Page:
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At Home Treatments

A few things to consider when attempting household treatments:

  • Most do not work. If you have only a very minor problem with acne and want to have fun experimenting with things you can find in your kitchen to make your skin slightly more clear, go for it. But if you have regular breakouts, you are most likely better off learning about and implementing proven treatments.
     
  • They may not be cheaper. Many drugstore-type over-the-counter treatments are actually quite inexpensive when you break it down to how much you spend per day by using them. When you compare this cost to, for instance, squeezing the juice from 2 lemons a day to apply that to your skin, you might be surprised to find that the over-the-counter medication is less expensive. 
     
  • They can be dangerous. Some home remedies, like crushing aspirin and dissolving it in water to make an aspirin mask, can be hard to dose, and can be dangerous. If you are using any home remedy, learn about it first and proceed with caution.

Latest in At Home Treatments

At Home Treatments Alternative Therapies for Acne Meditation/yoga/hypnosis, acupuncture, eating healthy, and exercise may all help reduce inflammation in the body. Since acne is at its core an inflammatory disease, these "alternative... April 25, 2020
At Home Treatments Baking Soda and Acne Baking soda may be slightly antibacterial, but it is also abrasive and can cause skin irritation, which could lead to breakouts. Also, it is alkaline, and the skin is acidic, which is not a good match. Therefore, baking soda is likely not a good idea for an at-home acne treatment. April 25, 2020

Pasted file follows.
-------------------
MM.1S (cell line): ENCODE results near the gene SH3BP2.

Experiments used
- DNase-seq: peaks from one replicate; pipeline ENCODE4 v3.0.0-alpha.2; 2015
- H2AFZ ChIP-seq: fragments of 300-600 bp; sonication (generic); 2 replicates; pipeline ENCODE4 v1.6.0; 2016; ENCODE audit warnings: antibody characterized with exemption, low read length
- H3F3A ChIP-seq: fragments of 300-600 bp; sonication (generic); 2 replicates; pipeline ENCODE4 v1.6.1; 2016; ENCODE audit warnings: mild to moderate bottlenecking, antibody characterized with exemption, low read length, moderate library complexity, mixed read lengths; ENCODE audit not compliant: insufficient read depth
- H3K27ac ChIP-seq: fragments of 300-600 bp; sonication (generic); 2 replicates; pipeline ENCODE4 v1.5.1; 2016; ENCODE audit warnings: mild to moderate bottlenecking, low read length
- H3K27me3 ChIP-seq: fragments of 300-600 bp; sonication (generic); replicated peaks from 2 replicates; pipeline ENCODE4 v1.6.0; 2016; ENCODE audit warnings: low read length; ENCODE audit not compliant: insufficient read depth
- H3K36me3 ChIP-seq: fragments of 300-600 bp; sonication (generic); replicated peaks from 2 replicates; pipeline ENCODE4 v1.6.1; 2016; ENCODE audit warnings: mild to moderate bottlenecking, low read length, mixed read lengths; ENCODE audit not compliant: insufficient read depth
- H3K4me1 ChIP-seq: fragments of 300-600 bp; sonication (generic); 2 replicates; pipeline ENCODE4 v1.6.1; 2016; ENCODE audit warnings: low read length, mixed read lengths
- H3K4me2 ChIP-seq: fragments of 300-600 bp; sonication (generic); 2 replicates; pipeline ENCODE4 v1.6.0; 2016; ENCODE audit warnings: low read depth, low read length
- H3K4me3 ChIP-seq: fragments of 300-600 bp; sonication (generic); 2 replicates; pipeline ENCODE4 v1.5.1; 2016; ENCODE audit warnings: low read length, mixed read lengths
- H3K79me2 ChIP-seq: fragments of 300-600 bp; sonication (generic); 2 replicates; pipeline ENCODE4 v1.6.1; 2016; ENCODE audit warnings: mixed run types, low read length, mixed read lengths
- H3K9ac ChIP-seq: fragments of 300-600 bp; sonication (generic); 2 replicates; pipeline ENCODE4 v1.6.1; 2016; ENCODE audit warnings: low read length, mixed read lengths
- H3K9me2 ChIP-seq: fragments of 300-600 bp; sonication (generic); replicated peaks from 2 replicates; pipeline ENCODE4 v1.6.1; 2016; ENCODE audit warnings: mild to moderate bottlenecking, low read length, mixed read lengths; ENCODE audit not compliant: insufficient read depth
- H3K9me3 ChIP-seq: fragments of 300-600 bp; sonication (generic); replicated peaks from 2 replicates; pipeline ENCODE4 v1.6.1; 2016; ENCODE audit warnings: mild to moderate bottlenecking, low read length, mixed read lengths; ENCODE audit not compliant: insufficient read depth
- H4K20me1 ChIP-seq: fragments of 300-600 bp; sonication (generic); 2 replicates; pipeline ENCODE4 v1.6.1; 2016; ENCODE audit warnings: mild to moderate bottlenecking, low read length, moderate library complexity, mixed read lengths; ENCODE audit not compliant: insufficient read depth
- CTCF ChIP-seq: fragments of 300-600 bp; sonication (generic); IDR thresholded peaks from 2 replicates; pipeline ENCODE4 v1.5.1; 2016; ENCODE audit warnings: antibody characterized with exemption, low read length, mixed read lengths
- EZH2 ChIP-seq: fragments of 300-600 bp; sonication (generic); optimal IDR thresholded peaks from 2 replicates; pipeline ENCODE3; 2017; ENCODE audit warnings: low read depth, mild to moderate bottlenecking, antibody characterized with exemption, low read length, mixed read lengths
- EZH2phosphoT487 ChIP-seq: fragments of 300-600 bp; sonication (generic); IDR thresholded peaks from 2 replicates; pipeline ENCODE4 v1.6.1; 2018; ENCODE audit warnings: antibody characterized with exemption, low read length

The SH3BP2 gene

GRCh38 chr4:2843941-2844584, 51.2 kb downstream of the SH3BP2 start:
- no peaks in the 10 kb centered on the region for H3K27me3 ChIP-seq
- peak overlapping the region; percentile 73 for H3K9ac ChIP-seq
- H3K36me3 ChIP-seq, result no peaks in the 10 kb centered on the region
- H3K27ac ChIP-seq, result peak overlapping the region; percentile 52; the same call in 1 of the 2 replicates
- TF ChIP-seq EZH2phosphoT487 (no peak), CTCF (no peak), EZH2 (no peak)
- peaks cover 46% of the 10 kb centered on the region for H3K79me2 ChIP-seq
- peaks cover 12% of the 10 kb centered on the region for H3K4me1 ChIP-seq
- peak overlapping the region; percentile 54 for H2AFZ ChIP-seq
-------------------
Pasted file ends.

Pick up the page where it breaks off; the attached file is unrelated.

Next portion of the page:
At Home Treatments Can Applying Yogurt to the Skin Improve Acne? Since yogurt is a probiotic and also contains lactic acid, it is possible that it could help with acne. Both probiotics and lactic acid have shown promise in acne treatment. However, we have no research directly looking at yogurt and acne. It could help, but probably not dramatically. April 25, 2020
At Home Treatments Can Topical Epsom Salt Treat Acne? Epsom salt is not officially approved to treat any skin condition and no studies have tested it on acne, but due to its antibacterial, anti-inflammatory, and antioxidant properties, it may be of use. April 25, 2020
At Home Treatments Can Witch Hazel Help Acne? Witch hazel water is the witch hazel most people are familiar with that is sold in drugstores. It be anti-inflammatory and antimicrobial, both of which could potentially help with acne, but don't expect miracles. April 25, 2020
At Home Treatments Does Calamine Lotion Clear Acne? Calamine lotion's main ingredient is zinc oxide, which provides some antibacterial, anti-inflammatory, and hormone balancing properties, which could all theoretically help reduce acne. However, in the real world, it is unlikely to provide dramatic results. April 25, 2020
At Home Treatments Does Garlic Help with Acne? *CAUTION: Garlic can burn the skin.* Garlic has antibacterial, anti-inflammatory, and antioxidant activity that may help with acne, but no clinical studies have tested it so far. If you try it, proceed with extreme caution because garlic can cause skin burns. April 25, 2020
At Home Treatments Hypochlorous Acid: What Is It, and Can It Help with Acne? Hypochlorous acid is a weak acid found in many household cleansers and is also found in some topical treatments for skin conditions such as rashes. It has been shown to kill acne bacteria in the lab, and it may also help the skin heal faster. But is it an effective acne treatment? We don't know yet. June 12, 2020
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